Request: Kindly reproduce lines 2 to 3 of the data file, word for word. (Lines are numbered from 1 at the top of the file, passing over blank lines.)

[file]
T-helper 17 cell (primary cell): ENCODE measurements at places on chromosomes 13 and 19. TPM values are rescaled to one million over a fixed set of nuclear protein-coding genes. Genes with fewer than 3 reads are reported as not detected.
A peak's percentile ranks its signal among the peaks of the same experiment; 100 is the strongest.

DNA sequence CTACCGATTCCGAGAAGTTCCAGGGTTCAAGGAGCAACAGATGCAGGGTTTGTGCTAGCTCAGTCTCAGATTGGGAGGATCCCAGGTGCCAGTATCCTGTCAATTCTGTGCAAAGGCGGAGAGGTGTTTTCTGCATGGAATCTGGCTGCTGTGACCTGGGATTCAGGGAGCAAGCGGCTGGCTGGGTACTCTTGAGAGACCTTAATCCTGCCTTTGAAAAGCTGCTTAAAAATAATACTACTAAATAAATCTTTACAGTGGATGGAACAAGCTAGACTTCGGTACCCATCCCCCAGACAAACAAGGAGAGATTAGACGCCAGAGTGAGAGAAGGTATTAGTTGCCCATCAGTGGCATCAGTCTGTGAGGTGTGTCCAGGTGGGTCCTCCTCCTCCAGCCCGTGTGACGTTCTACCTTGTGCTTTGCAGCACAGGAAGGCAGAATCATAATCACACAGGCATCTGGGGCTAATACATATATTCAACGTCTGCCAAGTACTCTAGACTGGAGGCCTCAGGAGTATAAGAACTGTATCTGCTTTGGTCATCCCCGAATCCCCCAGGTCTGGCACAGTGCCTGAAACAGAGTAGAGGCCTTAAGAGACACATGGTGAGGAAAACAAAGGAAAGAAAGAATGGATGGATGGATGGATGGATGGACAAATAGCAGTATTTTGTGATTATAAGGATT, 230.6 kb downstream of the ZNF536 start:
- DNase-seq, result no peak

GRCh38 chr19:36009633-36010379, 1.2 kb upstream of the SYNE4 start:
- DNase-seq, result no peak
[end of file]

A peak's percentile ranks its signal among the peaks of the same experiment; 100 is the strongest.

DNA sequence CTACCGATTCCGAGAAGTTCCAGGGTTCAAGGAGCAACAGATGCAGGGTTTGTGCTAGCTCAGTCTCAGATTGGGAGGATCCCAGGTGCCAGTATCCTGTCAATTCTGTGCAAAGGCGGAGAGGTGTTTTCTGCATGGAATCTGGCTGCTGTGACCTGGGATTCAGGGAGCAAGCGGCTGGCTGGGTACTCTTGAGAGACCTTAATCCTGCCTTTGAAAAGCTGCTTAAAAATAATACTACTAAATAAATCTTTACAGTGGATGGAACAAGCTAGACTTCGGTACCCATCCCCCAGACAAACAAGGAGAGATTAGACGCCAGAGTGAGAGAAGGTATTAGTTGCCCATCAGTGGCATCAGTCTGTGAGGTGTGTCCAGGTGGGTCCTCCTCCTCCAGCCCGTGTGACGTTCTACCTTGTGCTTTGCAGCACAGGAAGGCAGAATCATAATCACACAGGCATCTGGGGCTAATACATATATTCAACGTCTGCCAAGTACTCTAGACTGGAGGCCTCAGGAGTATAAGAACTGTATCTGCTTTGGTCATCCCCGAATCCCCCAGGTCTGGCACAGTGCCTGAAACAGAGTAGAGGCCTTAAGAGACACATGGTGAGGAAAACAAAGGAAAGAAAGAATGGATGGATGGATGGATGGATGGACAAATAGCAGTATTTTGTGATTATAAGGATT, 230.6 kb downstream of the ZNF536 start: